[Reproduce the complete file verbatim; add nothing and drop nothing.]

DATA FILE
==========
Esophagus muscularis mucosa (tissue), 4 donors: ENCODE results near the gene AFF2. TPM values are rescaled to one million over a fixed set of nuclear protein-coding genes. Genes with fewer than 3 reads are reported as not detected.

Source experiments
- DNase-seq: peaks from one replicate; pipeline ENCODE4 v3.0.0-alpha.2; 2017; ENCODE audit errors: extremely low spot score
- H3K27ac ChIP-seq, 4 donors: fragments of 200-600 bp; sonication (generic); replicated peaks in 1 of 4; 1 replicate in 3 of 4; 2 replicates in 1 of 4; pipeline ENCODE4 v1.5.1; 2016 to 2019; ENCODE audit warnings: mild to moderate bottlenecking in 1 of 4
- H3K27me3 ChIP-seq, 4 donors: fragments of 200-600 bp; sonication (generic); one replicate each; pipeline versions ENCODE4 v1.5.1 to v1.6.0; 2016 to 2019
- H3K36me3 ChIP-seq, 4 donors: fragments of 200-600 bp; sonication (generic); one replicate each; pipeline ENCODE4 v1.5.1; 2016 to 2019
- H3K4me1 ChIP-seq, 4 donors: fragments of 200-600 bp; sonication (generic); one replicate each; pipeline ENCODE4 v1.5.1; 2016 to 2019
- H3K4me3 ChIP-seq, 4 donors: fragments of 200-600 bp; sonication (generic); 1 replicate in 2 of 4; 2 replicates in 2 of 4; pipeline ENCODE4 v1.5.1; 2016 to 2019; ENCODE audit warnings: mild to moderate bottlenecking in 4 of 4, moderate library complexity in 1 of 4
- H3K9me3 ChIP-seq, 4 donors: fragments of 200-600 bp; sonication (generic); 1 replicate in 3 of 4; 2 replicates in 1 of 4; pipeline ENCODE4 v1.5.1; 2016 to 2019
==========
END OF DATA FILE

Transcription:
Esophagus muscularis mucosa (tissue), 4 donors: ENCODE results near the gene AFF2. TPM values are rescaled to one million over a fixed set of nuclear protein-coding genes. Genes with fewer than 3 reads are reported as not detected.

Source experiments
- DNase-seq: peaks from one replicate; pipeline ENCODE4 v3.0.0-alpha.2; 2017; ENCODE audit errors: extremely low spot score
- H3K27ac ChIP-seq, 4 donors: fragments of 200-600 bp; sonication (generic); replicated peaks in 1 of 4; 1 replicate in 3 of 4; 2 replicates in 1 of 4; pipeline ENCODE4 v1.5.1; 2016 to 2019; ENCODE audit warnings: mild to moderate bottlenecking in 1 of 4
- H3K27me3 ChIP-seq, 4 donors: fragments of 200-600 bp; sonication (generic); one replicate each; pipeline versions ENCODE4 v1.5.1 to v1.6.0; 2016 to 2019
- H3K36me3 ChIP-seq, 4 donors: fragments of 200-600 bp; sonication (generic); one replicate each; pipeline ENCODE4 v1.5.1; 2016 to 2019
- H3K4me1 ChIP-seq, 4 donors: fragments of 200-600 bp; sonication (generic); one replicate each; pipeline ENCODE4 v1.5.1; 2016 to 2019
- H3K4me3 ChIP-seq, 4 donors: fragments of 200-600 bp; sonication (generic); 1 replicate in 2 of 4; 2 replicates in 2 of 4; pipeline ENCODE4 v1.5.1; 2016 to 2019; ENCODE audit warnings: mild to moderate bottlenecking in 4 of 4, moderate library complexity in 1 of 4
- H3K9me3 ChIP-seq, 4 donors: fragments of 200-600 bp; sonication (generic); 1 replicate in 3 of 4; 2 replicates in 1 of 4; pipeline ENCODE4 v1.5.1; 2016 to 2019